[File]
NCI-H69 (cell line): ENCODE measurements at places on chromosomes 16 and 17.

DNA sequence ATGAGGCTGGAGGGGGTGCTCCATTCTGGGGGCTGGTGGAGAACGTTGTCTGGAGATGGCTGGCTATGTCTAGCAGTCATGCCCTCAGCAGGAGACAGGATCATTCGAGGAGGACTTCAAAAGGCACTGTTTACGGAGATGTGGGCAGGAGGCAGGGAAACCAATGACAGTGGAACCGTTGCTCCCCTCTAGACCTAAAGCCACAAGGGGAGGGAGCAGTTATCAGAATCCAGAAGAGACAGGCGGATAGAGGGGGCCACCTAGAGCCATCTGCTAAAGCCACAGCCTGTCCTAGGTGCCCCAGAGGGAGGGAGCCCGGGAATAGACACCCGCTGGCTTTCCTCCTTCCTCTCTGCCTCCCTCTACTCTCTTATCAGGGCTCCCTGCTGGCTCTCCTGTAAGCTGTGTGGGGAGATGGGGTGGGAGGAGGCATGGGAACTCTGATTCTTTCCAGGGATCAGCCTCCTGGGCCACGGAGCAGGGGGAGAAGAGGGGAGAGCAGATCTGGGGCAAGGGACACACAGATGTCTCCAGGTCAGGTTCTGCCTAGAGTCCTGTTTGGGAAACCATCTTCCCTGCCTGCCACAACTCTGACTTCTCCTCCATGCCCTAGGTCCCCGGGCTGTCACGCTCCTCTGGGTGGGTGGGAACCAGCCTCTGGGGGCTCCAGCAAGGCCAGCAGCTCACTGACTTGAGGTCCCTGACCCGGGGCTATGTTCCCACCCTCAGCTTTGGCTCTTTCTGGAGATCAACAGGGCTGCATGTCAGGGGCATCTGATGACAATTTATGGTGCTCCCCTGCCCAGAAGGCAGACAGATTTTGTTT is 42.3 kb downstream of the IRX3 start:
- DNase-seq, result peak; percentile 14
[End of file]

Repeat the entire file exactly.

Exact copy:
NCI-H69 (cell line): ENCODE measurements at places on chromosomes 16 and 17.

DNA sequence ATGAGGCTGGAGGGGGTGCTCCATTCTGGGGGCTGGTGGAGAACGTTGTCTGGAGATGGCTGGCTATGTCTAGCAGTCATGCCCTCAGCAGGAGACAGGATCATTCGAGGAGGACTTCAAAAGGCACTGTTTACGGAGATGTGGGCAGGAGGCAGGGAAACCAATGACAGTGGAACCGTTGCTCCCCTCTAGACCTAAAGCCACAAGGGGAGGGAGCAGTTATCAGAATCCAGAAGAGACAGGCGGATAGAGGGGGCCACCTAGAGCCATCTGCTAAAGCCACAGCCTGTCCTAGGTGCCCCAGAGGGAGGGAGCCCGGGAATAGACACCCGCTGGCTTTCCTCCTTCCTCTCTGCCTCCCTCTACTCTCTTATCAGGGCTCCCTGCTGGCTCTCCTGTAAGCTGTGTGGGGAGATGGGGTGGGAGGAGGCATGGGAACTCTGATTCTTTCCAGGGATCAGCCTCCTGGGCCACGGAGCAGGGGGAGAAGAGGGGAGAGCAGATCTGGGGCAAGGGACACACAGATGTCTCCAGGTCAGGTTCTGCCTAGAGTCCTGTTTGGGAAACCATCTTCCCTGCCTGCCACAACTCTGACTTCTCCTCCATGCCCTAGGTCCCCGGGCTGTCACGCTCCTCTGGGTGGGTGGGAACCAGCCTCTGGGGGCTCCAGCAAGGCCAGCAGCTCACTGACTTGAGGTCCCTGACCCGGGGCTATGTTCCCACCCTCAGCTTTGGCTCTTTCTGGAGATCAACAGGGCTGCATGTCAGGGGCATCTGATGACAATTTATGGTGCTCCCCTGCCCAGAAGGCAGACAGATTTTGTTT is 42.3 kb downstream of the IRX3 start:
- DNase-seq, result peak; percentile 14